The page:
In therapeutic circles and with well-meaning friends, you’ll hear the advice: you just need to be alone  or you need to just take some time for yourself after heartache. You might hear the opposite as well -from your friends and your mom- you just need to get back out there and meet someone!

You’re not surprised that I’m going to say BS to both of those approaches, right?

First of all, you’re HURTING.

Getting back in the saddle is almost always the wrong approach. Remember the beginning of Romeo and Juliet? Romeo was gaga on Roseline and his buddy suggested, “you just need to meet another chica.” He did. That night. And he winds up dead by the end of that adventure.

Go there if you have a death wish, I guess. I’m not sure why anyone would pattern their love experience after Romeo and Juliet. But it’s tragic, all right. And it has some lovely, artful declarations of passion and devotion. I’ll give Shakespeare that. Good one.

For those of you looking for a saner love adventure, please keep reading in Modern American English:

When you’re HURTING, you don’t need to punish yourself.

So many people, systems, and sometimes even practitioners will suggest a time frame or course of imposed quarantine for the heartbroken or lovelorn. You’ve probably even heard experts advocate an imposed period of mourning: one year for each 4 years of the relationship. At minimum: no dating for at least a year.

Does this make you tired even listening to such advice?

So much is going on for you that rule setting, framework impositions, giving yourself a deadline or rigid structure is probably the last thing you need right now.

You might need comfort, some tenderness, and fun.

If that sounds simplistic, that’s because it is. And simple is good. You can work with simple. You can move through simple. You can let simple guide your choices.

Find comfort. Give yourself some comfort.

Is it comforting to go to the movies or eat a gourmet meal or spend time outside.? Do those things. Is it painful too? I know it can be painful to do everything when your heart is hurting. Choose the activities that ARE the most comforting. That can mean sleeping in. It can mean working out like a maniac. It can mean paying for a massage. It can mean going to the sauna or getting some heat and light therapy at a tanning booth.

And yes, I know, in moderation. I’m not advocating skin cancer activities, etc. Notice I’m NOT saying drink alcohol. That usually makes people feel much worse when they’re hurting already. It’s a depressant! I’m also not saying smoke cigarettes. THAT is not comfort; it’s a great way to AVOID feeling anything and therefore it won’t get you THROUGH your pain. This is also probably not the time to try to FORCE yourself to give up those habits (if they are regular habits) either.

You do not need to do this by yourself either. It’s okay to find someone to enjoy comforting activities with you.

Find tenderness. Spend time with people you know love you. If your other relationships have been neglected, rekindle them. Get in touch with supportive family and friends.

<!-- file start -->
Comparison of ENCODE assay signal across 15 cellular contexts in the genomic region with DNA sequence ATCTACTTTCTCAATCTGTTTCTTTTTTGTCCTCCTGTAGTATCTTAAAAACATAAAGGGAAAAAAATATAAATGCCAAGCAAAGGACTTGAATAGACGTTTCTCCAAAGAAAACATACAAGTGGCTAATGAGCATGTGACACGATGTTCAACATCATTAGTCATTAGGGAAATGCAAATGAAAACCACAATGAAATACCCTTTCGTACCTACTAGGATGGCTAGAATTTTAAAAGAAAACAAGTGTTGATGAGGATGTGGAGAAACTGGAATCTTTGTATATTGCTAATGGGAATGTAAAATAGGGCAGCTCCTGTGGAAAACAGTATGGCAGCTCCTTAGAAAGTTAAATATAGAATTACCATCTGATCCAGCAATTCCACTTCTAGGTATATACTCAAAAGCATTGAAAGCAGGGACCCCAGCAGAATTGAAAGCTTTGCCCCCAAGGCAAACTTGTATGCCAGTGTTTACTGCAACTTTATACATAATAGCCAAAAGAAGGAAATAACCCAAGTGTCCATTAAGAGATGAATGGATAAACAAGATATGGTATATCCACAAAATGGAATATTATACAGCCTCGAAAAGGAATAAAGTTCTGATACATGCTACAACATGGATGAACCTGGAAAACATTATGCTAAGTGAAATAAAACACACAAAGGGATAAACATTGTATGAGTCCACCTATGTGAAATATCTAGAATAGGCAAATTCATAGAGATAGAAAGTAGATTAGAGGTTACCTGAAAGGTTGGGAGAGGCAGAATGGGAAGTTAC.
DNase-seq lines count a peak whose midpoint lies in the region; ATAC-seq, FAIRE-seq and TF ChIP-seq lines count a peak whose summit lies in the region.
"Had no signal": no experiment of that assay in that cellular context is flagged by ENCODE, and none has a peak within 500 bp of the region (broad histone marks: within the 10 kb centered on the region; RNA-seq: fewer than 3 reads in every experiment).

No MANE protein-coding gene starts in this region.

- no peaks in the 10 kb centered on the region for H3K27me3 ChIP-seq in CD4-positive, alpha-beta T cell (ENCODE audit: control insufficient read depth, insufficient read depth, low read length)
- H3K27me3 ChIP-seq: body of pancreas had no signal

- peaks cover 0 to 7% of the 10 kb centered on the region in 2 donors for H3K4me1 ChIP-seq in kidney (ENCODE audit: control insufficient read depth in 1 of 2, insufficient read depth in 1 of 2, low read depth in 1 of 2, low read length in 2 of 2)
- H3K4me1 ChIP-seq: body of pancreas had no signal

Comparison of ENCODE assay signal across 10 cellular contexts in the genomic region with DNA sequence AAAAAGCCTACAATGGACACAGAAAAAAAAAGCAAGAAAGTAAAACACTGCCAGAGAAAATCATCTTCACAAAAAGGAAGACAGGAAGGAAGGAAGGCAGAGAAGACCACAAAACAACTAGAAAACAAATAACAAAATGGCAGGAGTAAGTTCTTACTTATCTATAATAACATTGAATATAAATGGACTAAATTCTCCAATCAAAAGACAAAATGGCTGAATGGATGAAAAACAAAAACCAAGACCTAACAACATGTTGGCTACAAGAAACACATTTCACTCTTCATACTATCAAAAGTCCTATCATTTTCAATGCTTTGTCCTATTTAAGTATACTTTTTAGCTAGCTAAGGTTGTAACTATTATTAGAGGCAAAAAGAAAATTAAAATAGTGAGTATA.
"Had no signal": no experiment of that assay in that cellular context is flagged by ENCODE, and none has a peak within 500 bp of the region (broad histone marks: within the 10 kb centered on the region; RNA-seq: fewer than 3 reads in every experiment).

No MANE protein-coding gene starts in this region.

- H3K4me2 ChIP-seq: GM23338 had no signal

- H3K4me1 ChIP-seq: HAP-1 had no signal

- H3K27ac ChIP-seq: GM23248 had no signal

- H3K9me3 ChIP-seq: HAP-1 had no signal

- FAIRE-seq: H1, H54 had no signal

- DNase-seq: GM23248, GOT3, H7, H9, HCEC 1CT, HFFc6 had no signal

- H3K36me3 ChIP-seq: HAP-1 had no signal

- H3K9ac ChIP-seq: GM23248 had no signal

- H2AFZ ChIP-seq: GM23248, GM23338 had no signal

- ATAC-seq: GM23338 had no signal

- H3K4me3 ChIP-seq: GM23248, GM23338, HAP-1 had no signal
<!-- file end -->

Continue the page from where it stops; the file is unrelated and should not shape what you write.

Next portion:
If your family and friends do not know how to be tender and supportive, don’t spend time with them. Avoid them. Minimize exposure while you are vulnerable.

And pay attention. Surely there are kind people in your realm. Notice small tendernesses: when clerks are friendly and sweet instead of all-business, when that infant in a stroller smiles at you, when someone at work asks how you’re doing. Notice. And count it as tenderness.

Create tenderness in your life as well: hug your dog. Force your cat to snuggle. (Yah, good luck with that.) Get outside yourself and BE TENDER to others. Smile at strangers. Ask your friends how THEY are doing.

Be tender with yourself. Be gentle. Be kind to yourself. Part of this is learning to ask helpful questions and abandon stupid ones, I explain it in context here in this podcast on midlife dating basics.

Find FUN. I love William Glasser’s outline in Reality Theory of the five basic human needs. He says and I agree we need: survival basics, love & belonging, power, freedom, and FUN!

You do not have to have fun all by yourself. In fact, though it’s possible, having fun with others is even better. Plan fun. Give yourself permission for fun. Take time for fun!

Notice when you’re enjoying something, anything. Laugh at a comedy. Watch some silly animals.  Join a mutual-interest Meetup group. (Google this if you don’t know what I’m talking about; they are everywhere!) Play. No matter if that looks like online gaming with strangers, planning a stupid board-game night with your nieces, or going on a rock-climbing date with that girl you’ve talked to ten times at the gym, do it!

The next relationship is not going to save you. Nor do you have to quarantine yourself from engaging with objects of interest and attraction for a specified period of time. But DO find and create comfort, tenderness, and fun! These are never a waste of time and before you know it, you will be in good shape to LOVE again.